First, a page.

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Bernstein Says His Goodbyes -- Again

November 04, 2003|Shav Glick | Times Staff Writer

One year ago, Kenny Bernstein was in a quandary.

He had announced his retirement after winning six National Hot Rod Assn. drag racing championships and was at the end of a yearlong "Forever Red" farewell tour. He wanted to go out a winner.

It didn't happen. He lost his title in top fuel to Larry Dixon and, in what was to be the final day of his Hall of Fame career, he smoked his tires and lost in the first round of the World Finals at Pomona, his home track where he had previously won seven times.

"I'll admit it, I wasn't ready to retire. It was a bummer, but I had committed the Budweiser King car to Brandon, and I knew he deserved his chance. But in my own mind, I was still a competitive driver, capable of winning. I was caught off guard. I thought 30 years had been enough, then I knew it wasn't."

Fate gave him a second chance. It certainly was not the way he wanted it to happen -- son Brandon, his successor, had a horrific accident -- but the 59-year-old warrior from Lake Forest has made the most of it.

"This is a lot better, winning three of my last four races and getting another chance at Pomona," the senior Bernstein said after winning at Chicago, Dallas and Las Vegas.

Brandon, after a sensational start as a rookie, when he won three of his first six national events, broke his back in a first-round crash at Englishtown, N.J. He was not paralyzed, but his season was over. He was in a clamshell-like brace from his neck to his waist for four months.

"Winning races is good for the soul, but the best thing is that Brandon is about ready to start driving again," Kenny Bernstein said. "He sat in the cockpit in Vegas and did warmups. When he hit the throttle and revved the engine, he was like a little kid in a candy store. We expect him to be ready to race by the time we start testing in February."

In the meantime, the father is having the time of his life as a fill-in driver.

When he won at Dallas, where his career started in the late 1960s, Bernstein said it was one of the most gratifying of his 68 NHRA victories.

"To win in Dallas again, where I cut my teeth racing around places like Lubbock, Oklahoma City, Abilene and Amarillo as a youngster, and where I won my first national event in 1986, was extra-special because I had so many old friends and family there.

"Especially my father, Bert. He's 80, and he gets to a couple of races every year. He was at Las Vegas, and I told him he had to come to Pomona because he was my new good-luck charm, but he's going to be busy with a jewelry show in New Orleans. I'll miss him, but I'll never forget his being there in Dallas."

Bernstein will make his second Pomona farewell this week in the 39th annual Automobile Club of Southern California NHRA Finals on the legendary Fairplex racing strip. Qualifying will begin Thursday and continue Friday and Saturday to qualify 16-car fields into Sunday's eliminations.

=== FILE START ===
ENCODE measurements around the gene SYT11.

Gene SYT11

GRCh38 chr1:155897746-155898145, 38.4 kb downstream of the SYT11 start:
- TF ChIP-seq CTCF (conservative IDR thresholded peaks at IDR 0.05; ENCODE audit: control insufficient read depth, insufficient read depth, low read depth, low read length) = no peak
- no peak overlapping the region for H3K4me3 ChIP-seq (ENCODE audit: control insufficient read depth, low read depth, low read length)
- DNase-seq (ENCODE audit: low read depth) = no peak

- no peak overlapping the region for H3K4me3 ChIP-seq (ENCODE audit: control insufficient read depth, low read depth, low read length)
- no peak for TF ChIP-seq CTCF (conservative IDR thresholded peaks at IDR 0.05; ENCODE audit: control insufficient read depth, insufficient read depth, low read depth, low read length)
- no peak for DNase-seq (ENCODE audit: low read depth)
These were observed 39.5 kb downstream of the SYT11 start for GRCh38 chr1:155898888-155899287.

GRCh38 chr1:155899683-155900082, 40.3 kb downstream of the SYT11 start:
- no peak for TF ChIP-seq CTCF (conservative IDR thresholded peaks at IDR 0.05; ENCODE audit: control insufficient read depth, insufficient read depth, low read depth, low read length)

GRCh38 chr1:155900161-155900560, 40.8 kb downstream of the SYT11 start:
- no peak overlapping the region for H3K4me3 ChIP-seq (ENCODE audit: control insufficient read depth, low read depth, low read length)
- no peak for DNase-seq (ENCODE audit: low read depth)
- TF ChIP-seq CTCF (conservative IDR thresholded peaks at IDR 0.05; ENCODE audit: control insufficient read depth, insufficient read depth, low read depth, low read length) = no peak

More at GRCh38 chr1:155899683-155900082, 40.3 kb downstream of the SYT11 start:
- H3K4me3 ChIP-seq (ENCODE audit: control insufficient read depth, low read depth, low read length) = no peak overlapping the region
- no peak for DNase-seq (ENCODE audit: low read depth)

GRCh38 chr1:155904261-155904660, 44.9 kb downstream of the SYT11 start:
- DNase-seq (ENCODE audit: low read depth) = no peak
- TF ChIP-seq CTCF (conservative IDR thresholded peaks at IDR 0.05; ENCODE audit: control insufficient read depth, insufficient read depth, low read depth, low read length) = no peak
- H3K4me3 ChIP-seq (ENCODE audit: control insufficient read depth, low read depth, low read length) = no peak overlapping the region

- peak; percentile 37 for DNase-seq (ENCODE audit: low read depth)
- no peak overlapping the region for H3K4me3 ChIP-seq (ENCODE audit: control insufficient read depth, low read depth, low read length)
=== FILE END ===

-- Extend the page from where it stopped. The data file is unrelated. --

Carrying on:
Brandon will be there too, blipping the throttle, but it will be Kenny on the starting line.

"Like I said, going up in smoke last year was a bummer. This year we've got a better car. The car Brandon crashed was totaled, and the backup car wasn't quite competitive. The one I have now, the one that has won three races, is a new one we've had for the last four or five races. Tim Richards, our crew chief, has given me a fantastic machine, and I can't wait to give our Pomona fans a better show than last year."

Points in the NHRA Pow- erade championships are earned by drivers, not teams, but if Brandon's 629 points and Kenny's 998 were combined, the Bernsteins' 1,627 total would be second to Dixon's 1,940. Despite not driving in the first eight races, Kenny climbed his way to seventh with his Dallas victory, Dixon clinching his second consecutive title there .

"It was a team thing, thanks to Tim and Kim [Richards' wife, the team clutch specialist] and the crew. They have a beautiful combination. To get to seventh in 13 races was quite a feat. Our goal when I took over for Brandon was just to get to the top 10, and I thought if we could do that, that would be pretty cool."

His career record is mind-boggling: six NHRA championships, four in funny car, two in top fuel; 68 overall victories; more than 1,000 rounds of national competition; and, strikingly, the first driver to better the 300-mph barrier with a 302.70 run at Gainesville, Fla., in 1992.

He has since increased his personal best to 332.18 mph, which was the national record until Doug Kalitta ran 333.00 this year at Chicago, but as Bernstein said, "No one else can ever say they were the first past 300."

Now, with only one race left, the realization that he is about to retire again is on Bernstein's mind. Last year he was antsy, hesitant and not sure he was doing the right thing. Now, he says, he is more comfortable with his position.

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